John Wesley first visited Chesterfield in July 1776 at the invitation of someone he had met on his way south from Sheffield, but who dd not turn up to hear him preach in the Market Place. This was the first of four visits to the town. Meanwhile, in 1781 a Sheffield local preacher, Benjamin Wilkinson, attempted to preach both in the Market Place and on Spital Green, but met with a hostile crowd. At the end of the 1780s one of the Sheffield preachers, Andrew Inglis, tried to preach in the Market Place, but was arrested and taken before the mayor, who suggested he should find a room to preach in. The Independents let him do so in their Blue Meeting House. A society was formed and met at first in a room in Moores Yard, off Packers Row. A chapel was built in Saltergate on the site of the present church and registered in 1795 (enlarged in 1822).
Chesterfield was in the Sheffield Circuit until it became a separate circuit in 1806, with Bakewell and Bradwell Circuits being formed from it in 1808 and 1812. Circuit membership grew steadily, reaching 1,210 in 1848. The Saltergate chapel was replaced in 1870 by one seating 700. Sir Francis Lycett had laid the foundation stone, and the President of the Wesleyan Conference, John Farrar, preached at the opening service. There was no organ until 1876. Another block, including classrooms and a large schoolroom, was added in 1888. Among later ventures, a Youth Club was formed in 1939, and a Drama Group in 1947. In 1964 a Christian Stewardship campaign reached its climax on Whit Sunday. The 1980s were a period of major redevelopment, which involved extensive changes to the sanctuary plus a new wing providing vestries and a caretakers flat. The opening and rededication of the new premises took place on 4 May 1985. This was followed by a new hall, opened in September 1987, intended to serve the churchs outreach into the community and including a Day Centre for the active elderly.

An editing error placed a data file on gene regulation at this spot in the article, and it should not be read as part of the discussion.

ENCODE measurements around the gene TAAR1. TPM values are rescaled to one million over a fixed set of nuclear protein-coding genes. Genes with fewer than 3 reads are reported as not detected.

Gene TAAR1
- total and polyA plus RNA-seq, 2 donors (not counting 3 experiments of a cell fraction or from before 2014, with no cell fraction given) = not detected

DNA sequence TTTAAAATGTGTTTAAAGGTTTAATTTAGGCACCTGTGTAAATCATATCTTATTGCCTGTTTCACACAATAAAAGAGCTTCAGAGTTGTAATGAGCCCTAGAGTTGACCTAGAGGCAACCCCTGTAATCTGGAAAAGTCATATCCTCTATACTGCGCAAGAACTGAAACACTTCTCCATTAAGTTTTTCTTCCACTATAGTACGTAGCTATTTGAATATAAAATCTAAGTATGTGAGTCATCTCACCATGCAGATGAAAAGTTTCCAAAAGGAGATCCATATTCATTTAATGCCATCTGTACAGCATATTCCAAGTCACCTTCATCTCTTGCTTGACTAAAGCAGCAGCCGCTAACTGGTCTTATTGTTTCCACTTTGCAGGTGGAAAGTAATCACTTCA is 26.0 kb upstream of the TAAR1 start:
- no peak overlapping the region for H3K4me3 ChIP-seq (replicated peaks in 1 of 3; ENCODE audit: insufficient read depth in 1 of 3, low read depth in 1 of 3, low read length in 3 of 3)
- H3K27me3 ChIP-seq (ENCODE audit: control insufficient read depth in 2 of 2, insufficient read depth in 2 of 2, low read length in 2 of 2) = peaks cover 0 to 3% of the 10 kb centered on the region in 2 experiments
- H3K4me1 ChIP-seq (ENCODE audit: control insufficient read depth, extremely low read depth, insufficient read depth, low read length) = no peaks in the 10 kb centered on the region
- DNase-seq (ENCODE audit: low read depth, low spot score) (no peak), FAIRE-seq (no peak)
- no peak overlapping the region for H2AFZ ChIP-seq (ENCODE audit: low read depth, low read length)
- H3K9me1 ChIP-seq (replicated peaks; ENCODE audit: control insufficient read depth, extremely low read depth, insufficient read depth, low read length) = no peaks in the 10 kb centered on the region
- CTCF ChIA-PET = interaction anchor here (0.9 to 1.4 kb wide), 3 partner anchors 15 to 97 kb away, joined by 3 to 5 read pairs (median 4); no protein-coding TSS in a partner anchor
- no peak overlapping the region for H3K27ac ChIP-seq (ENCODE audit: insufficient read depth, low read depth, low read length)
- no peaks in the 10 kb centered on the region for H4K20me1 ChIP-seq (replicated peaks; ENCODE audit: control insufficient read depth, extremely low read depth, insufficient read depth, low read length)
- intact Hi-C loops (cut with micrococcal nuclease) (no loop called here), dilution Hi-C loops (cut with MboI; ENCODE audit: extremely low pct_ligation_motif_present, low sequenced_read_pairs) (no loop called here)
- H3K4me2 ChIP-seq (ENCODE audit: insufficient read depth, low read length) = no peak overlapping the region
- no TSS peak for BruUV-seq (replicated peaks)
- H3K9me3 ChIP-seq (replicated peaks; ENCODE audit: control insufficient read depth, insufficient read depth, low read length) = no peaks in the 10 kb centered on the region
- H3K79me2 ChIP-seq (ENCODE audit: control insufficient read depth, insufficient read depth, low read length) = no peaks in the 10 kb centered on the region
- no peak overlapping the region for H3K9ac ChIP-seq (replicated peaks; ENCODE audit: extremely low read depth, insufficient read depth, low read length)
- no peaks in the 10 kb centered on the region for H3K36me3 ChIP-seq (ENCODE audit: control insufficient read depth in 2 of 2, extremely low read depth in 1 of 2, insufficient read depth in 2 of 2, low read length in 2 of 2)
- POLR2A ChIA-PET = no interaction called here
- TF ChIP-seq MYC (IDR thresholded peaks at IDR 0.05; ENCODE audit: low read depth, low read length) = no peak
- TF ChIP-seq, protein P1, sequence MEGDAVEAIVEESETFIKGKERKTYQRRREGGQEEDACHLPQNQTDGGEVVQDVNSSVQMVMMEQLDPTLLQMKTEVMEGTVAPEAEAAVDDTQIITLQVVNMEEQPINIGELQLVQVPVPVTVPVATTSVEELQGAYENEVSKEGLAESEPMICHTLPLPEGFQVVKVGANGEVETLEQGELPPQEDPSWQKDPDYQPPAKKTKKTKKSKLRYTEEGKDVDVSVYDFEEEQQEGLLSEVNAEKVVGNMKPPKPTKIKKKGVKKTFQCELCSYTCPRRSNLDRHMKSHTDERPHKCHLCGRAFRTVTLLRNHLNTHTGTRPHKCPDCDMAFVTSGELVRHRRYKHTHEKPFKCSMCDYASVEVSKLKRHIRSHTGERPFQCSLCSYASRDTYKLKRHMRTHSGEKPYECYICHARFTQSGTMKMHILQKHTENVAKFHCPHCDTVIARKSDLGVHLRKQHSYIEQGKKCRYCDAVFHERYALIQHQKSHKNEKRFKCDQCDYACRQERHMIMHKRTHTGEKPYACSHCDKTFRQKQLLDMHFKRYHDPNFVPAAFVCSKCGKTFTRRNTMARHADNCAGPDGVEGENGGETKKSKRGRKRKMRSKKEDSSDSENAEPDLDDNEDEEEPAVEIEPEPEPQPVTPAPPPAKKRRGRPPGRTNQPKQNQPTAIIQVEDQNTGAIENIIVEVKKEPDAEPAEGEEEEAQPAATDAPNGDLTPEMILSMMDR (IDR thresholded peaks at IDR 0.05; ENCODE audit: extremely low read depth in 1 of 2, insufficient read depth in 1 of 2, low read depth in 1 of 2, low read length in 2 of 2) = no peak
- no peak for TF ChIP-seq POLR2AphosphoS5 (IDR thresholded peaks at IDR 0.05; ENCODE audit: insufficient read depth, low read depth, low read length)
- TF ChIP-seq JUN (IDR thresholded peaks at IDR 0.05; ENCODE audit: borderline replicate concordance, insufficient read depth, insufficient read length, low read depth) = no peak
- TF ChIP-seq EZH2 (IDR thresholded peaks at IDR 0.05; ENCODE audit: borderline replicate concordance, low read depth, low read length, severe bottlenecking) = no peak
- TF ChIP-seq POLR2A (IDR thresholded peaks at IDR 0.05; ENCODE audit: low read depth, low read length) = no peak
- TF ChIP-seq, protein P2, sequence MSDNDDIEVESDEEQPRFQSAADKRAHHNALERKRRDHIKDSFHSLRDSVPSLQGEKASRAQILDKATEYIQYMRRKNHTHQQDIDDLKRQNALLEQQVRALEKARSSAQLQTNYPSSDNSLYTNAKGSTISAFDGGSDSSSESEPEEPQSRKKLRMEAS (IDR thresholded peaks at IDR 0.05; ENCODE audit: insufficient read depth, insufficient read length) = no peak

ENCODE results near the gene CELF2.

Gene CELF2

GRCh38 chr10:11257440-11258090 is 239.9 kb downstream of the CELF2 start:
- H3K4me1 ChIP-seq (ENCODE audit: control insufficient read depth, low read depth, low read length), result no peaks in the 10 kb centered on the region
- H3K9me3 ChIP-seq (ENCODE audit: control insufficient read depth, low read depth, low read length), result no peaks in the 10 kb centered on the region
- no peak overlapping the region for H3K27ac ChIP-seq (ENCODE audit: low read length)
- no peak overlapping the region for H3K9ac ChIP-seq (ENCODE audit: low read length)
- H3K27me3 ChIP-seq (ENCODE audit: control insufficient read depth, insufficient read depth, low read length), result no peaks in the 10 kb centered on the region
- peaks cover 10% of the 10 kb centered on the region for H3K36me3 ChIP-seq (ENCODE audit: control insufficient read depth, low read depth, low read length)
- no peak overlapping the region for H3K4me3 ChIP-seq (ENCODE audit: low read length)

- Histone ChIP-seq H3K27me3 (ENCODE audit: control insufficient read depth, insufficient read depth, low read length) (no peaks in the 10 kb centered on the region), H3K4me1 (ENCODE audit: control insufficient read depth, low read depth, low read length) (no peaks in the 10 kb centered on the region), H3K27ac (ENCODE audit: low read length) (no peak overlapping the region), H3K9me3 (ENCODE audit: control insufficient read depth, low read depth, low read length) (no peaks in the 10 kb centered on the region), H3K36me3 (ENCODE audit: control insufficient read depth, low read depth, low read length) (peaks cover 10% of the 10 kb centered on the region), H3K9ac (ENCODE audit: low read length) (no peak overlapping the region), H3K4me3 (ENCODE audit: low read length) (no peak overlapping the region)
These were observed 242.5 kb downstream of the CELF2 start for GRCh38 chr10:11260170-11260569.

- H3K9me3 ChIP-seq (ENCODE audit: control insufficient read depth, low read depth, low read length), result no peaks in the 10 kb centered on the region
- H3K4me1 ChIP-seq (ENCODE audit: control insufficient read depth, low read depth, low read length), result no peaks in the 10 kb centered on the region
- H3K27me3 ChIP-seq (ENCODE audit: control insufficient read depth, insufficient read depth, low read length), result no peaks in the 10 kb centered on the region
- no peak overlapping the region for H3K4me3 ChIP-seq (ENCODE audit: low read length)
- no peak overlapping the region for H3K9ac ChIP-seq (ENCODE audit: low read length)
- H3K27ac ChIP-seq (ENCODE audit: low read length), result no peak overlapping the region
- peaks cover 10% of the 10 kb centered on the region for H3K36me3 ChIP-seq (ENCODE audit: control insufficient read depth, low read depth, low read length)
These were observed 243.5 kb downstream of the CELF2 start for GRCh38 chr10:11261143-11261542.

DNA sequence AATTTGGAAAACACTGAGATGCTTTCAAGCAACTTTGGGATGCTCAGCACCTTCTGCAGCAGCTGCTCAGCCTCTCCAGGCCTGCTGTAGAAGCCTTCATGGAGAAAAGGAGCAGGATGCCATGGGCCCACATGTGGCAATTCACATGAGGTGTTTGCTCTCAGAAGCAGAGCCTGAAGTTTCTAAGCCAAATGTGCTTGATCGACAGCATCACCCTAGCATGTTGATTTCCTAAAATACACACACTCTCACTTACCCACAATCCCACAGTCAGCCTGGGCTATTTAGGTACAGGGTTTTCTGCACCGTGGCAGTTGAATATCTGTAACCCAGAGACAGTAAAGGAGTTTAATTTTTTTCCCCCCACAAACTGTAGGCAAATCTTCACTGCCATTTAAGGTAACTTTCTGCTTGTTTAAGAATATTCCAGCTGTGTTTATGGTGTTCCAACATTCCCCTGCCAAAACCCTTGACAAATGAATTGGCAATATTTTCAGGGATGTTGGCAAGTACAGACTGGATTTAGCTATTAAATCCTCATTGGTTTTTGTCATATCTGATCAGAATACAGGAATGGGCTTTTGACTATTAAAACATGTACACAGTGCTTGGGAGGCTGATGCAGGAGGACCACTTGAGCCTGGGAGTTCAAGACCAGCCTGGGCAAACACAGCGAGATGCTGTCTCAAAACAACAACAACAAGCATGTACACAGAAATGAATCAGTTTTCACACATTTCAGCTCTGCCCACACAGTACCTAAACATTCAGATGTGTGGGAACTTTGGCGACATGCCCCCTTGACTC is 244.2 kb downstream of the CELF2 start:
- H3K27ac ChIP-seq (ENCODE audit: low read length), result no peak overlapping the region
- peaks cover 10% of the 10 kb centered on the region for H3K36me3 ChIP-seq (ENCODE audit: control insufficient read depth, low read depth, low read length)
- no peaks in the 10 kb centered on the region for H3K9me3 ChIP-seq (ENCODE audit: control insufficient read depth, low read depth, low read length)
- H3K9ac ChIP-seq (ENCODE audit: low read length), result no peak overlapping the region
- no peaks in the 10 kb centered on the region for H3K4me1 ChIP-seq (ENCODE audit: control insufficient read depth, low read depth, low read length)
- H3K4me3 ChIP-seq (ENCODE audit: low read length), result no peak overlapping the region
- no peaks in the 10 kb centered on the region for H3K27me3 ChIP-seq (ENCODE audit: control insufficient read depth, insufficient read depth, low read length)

As a result of the work of a lay evangelist, Isaac Marson, in the Hollis Lane area, a second church, Wesley Hall, was opened in 1898. But its success in the early decades of the new century was followed by decline as the area developed from a residential into an industrial one and the church closed in 1971.
Primitive Methodism was introduced into the area by the Rev. Jeremiah Gilbert, who was arrested, imprisoned and fined for preaching in Bolsover market place in May 1819. His work succeeded to the extent that a Chesterfield PM Circuit was formed in 1822, with the earliest services held in Chesterfield in a house in Frogatts Lane. A small chapel was built in Brampton in 1827, replaced by a larger church in Wyatts Yard, Beetwell Street in 1848, then in 1881 by Holywell Cross church on the site of the former School of Industry. One of its members, Dr. George Booth JP, for many years the superintendant of its Sunday School, was the editor of the PM Hymnal. The sale of Holywell Cross to the YMCA contributed to the cost of the major Saltergate redevelopment in the 1980s.
John Wesleys Journal:
July 1776: Having been desired by one of Chesterfield to give then a sermon in the way [from Sheffield], I called there; but he did not come to own me. So after resting awhile at another house, I stood at a small distance from the main street and proclaimed salvation by faith to a serious congregation.
June 1777: I preached in the market-place at Chesterfield, on It is appointed unto men once to die. Although the congregation was numerous, yet I did not observe any either trifling or inattentive hearers